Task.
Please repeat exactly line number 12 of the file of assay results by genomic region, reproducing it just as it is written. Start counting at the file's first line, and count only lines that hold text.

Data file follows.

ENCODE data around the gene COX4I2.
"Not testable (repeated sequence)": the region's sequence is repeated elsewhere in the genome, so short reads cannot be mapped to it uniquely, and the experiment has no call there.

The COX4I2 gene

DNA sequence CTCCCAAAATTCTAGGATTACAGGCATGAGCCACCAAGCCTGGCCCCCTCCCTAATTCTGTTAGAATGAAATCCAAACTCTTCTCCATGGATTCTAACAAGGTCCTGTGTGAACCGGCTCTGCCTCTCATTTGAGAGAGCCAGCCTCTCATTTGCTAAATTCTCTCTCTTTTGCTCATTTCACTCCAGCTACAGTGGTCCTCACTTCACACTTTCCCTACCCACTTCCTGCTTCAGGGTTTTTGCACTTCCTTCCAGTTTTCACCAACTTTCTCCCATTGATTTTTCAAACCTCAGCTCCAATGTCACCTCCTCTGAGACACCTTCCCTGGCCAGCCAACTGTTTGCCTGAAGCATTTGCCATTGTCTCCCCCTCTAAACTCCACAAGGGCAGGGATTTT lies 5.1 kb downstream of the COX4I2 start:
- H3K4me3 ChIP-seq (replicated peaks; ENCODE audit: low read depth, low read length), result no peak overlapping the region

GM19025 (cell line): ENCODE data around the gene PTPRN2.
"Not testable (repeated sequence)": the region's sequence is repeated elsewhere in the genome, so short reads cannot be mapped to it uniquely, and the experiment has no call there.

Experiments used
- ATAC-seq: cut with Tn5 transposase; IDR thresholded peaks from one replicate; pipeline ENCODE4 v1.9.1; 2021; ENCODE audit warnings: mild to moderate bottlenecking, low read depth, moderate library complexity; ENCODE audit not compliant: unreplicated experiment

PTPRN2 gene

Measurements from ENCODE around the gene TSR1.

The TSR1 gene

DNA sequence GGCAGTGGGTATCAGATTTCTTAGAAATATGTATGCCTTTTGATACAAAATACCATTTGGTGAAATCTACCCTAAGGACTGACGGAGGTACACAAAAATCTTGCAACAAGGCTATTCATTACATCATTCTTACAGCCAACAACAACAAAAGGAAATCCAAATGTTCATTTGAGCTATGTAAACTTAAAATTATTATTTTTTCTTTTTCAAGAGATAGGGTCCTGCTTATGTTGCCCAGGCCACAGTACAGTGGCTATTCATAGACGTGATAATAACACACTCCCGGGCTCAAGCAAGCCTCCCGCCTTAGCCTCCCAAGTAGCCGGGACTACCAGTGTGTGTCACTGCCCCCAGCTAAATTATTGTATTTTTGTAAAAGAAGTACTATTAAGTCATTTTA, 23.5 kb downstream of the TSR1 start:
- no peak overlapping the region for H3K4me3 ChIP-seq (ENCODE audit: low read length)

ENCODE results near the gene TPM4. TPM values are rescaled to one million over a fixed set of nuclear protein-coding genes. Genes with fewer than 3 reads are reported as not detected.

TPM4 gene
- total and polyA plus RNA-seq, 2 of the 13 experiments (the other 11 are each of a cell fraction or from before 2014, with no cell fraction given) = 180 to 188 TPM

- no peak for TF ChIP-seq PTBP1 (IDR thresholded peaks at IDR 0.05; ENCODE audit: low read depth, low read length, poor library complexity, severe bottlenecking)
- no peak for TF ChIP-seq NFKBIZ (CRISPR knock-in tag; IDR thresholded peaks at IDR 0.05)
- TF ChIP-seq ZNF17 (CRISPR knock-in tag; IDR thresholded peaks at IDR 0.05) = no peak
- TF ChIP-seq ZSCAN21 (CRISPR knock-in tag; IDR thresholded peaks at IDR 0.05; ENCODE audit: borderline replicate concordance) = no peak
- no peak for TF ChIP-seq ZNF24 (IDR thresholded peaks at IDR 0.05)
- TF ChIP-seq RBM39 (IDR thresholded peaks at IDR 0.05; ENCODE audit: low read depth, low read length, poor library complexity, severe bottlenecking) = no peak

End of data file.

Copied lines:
The TSR1 gene